You’re probably familiar with the idea of using an automated e-mail response to inform people that you’re away on vacation.

The autoresponders used by both Alex Mandossian and MaryEllen Tribby (1) explain that all their incoming e-mails will be automatically deleted while they are gone, and (2) tell the sender to re-send the e-mail after a certain date. Others use autoresponders to direct people to alternate contacts. For instance, a CEO on vacation might direct all urgent e-mails to her vice president.

Automated messages like these can be very useful – to you and the people who email you.

But that’s not all you can do. If you have time – and know in advance that you’ll be out – there’s a quick extra step you can take…

For about a month before you go, append a short statement to your outgoing e-mail signature saying that you’ll be going away from [date] to [date]. If practical, add a request for people to contact you in advance of your vacation should they need anything from you.

I always do this before I leave for vacation or for a conference, and it’s been a big help.

[Ed. Note: It’s surprising how some of the simplest actions – like adding a note about your upcoming vacation to outgoing e-mails – can have a big effect on your business. Get more advice from Senior Internet Consultant David Cross and the ETR team on which changes you need to implement to make your Internet business grow. Check out the details now.]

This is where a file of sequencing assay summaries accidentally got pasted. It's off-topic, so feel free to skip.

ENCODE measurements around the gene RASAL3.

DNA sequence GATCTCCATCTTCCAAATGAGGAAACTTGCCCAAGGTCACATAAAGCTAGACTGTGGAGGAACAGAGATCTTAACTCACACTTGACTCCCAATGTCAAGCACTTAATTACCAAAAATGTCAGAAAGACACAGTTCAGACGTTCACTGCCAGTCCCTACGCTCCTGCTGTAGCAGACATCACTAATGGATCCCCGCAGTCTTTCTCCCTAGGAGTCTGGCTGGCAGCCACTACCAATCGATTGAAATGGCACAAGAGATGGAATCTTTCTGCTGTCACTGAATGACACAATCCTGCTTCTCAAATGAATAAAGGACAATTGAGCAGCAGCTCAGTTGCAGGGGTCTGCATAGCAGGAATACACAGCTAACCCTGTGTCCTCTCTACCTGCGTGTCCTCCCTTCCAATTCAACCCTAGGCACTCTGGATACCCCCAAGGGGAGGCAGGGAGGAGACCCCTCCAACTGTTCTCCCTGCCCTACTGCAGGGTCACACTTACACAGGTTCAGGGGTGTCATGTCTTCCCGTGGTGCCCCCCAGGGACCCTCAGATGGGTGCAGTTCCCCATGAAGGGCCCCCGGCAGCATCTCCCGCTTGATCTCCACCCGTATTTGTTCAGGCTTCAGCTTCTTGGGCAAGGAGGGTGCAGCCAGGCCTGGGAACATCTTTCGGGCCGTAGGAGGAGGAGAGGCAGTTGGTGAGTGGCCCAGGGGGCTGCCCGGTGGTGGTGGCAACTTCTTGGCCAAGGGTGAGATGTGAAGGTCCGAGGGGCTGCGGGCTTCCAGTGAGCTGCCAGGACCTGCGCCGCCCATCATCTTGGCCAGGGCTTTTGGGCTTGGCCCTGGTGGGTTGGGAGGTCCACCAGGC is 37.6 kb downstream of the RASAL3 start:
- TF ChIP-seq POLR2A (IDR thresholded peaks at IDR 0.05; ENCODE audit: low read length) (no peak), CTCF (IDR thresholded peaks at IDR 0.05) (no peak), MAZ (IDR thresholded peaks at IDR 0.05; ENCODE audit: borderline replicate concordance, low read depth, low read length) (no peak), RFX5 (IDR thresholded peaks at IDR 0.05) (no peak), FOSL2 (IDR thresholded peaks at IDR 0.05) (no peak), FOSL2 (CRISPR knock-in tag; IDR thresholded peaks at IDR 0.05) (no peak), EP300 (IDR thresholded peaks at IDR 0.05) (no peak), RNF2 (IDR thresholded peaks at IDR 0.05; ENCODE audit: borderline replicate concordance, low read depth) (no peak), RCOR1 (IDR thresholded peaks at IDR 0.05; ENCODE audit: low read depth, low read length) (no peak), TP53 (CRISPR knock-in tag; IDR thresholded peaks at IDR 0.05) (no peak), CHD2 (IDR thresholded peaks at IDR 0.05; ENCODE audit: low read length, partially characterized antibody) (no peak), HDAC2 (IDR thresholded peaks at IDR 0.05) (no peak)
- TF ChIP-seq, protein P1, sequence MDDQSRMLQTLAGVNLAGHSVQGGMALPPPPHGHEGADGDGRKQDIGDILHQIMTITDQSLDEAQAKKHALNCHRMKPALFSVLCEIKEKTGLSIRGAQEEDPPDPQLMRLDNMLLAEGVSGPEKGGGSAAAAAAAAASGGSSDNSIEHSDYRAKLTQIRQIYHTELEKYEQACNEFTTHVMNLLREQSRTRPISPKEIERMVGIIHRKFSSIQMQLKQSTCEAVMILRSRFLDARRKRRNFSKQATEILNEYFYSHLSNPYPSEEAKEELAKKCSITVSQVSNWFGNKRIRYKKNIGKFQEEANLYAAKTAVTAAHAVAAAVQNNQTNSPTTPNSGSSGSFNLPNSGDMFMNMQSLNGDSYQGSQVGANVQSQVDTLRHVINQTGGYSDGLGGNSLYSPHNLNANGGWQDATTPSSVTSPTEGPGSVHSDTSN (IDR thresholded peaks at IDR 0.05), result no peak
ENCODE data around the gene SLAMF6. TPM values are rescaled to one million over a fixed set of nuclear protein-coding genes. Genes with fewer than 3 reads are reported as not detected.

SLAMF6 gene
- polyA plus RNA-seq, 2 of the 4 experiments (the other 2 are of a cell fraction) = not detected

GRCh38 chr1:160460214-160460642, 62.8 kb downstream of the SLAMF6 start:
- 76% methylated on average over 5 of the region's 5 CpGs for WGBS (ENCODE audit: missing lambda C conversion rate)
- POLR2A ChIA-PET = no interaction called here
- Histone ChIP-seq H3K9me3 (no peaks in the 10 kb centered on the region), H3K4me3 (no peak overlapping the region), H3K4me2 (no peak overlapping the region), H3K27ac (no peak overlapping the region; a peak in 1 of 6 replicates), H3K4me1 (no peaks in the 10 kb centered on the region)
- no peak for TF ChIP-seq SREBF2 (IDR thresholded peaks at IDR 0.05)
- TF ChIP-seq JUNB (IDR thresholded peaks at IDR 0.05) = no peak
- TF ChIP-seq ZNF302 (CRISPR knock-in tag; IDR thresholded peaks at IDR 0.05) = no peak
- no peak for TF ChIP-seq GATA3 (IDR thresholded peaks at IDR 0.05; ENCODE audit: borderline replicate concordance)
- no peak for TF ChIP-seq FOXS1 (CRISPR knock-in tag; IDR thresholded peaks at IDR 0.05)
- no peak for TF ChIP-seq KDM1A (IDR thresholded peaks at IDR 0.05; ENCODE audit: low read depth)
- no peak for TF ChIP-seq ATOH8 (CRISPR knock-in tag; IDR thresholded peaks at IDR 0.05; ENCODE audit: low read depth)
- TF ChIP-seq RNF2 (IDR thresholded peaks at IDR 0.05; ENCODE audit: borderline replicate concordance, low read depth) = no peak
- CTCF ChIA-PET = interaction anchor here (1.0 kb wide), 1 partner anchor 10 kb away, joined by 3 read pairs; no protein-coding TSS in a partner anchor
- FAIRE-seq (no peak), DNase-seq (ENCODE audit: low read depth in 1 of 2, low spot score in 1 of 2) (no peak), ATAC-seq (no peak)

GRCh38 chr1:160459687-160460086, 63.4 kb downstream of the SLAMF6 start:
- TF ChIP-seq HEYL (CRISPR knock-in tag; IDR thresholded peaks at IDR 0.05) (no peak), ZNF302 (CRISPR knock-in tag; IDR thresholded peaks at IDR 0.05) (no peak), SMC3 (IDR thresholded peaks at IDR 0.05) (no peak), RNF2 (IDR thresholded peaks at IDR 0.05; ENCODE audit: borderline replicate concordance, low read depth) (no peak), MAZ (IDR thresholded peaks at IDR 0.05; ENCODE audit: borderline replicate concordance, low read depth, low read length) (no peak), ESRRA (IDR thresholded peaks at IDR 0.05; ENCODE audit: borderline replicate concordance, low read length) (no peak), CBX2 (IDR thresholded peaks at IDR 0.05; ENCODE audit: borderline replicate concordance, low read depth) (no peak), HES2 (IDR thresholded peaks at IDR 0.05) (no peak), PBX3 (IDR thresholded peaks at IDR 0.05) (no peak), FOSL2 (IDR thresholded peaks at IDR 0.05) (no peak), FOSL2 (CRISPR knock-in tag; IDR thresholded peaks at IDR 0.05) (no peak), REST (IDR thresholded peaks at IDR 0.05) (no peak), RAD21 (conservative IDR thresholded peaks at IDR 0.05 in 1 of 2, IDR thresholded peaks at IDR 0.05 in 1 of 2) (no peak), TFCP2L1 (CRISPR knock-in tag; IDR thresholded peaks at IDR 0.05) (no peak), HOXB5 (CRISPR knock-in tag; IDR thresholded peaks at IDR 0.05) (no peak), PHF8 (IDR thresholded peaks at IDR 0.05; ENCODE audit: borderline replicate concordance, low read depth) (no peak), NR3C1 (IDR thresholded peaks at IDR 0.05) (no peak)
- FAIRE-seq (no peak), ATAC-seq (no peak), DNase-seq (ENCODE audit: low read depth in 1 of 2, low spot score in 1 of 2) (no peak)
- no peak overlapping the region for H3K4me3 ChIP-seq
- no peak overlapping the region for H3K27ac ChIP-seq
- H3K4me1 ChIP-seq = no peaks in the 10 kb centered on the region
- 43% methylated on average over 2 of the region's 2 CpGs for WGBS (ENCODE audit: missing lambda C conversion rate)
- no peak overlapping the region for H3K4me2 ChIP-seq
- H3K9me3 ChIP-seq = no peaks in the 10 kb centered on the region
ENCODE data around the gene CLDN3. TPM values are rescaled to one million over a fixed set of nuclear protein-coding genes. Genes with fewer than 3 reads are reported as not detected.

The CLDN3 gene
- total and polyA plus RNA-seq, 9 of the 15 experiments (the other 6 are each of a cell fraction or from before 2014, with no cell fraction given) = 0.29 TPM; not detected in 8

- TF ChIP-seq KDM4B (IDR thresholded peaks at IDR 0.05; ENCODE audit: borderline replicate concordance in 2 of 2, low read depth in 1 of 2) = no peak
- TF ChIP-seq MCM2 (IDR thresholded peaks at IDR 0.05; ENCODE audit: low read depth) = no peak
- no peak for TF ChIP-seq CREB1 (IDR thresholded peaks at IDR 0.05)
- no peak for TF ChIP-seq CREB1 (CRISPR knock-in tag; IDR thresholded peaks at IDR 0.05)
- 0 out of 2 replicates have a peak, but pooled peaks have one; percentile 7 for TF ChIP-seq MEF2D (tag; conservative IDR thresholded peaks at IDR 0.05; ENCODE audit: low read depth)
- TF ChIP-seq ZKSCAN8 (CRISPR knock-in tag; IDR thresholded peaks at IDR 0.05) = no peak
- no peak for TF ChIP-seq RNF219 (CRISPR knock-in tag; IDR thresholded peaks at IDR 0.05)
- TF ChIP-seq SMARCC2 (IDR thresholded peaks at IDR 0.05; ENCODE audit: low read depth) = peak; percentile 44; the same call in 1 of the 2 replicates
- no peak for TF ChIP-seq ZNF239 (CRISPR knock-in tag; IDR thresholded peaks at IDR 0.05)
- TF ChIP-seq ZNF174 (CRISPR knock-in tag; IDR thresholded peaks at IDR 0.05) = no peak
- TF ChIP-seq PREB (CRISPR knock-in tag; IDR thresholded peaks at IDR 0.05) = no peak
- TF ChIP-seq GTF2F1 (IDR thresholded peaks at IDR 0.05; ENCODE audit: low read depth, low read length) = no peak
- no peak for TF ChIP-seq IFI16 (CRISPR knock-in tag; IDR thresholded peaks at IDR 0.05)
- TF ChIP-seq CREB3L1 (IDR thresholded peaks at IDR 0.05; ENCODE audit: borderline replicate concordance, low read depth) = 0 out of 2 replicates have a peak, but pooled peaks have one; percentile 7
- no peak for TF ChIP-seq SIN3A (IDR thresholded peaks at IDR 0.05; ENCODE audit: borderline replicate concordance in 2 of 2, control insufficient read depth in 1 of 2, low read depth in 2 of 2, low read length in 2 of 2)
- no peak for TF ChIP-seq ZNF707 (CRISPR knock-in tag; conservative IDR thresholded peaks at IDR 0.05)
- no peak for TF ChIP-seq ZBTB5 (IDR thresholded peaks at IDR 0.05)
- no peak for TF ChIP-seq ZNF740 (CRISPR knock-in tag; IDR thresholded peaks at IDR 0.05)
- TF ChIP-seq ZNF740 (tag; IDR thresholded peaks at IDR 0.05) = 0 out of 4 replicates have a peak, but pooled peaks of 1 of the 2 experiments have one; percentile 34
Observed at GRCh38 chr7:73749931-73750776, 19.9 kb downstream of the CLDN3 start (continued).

Although David hails from Blackpool, England – which is often referred to as the “Las Vegas of England” – he shunned a career in show business and instead followed a meandering career path overflowing with “life’s great experiences,” working or living in over 20 countries along the way. Chef, teacher of Transcendental Meditation, guest presenter on QVC, earthquake relief volunteer, CEO of a web hosting company, marketer at a radio station and all combined with years of direct marketing, PR and sales experience for clients as diverse as health food stores, small charities and right up to multinational public companies.
David brought unique talent and experience to his role for six years as Senior Internet Consultant to Agora Publishing Group. Working closely with Agora’s publishers and marketers to test new ideas and marketing campaigns, Agora’s Internet revenues topped $200 million in 2007. David understands and can communicate fluently with creative “right-brain” marketers and analytical “left-brain” IT and software teams, all with equal ease. He has a proven track record for generating results and creative thinking and excels at making trouble to find new ways of making things happen!
He lives on a small farm close to Mount Hood in Oregon with his wife Cinda, a veterinarian, and their four children and a menagerie of animals (no more, please!). When not marketing or brainstorming you’ll find David following a dream of self-sufficiency for food, power and water within 10 years, tending the land and caring for the farm and animals. Not surprisingly, David is an engaging and knowledgeable speaker with many amusing anecdotes from his work and travels over the years.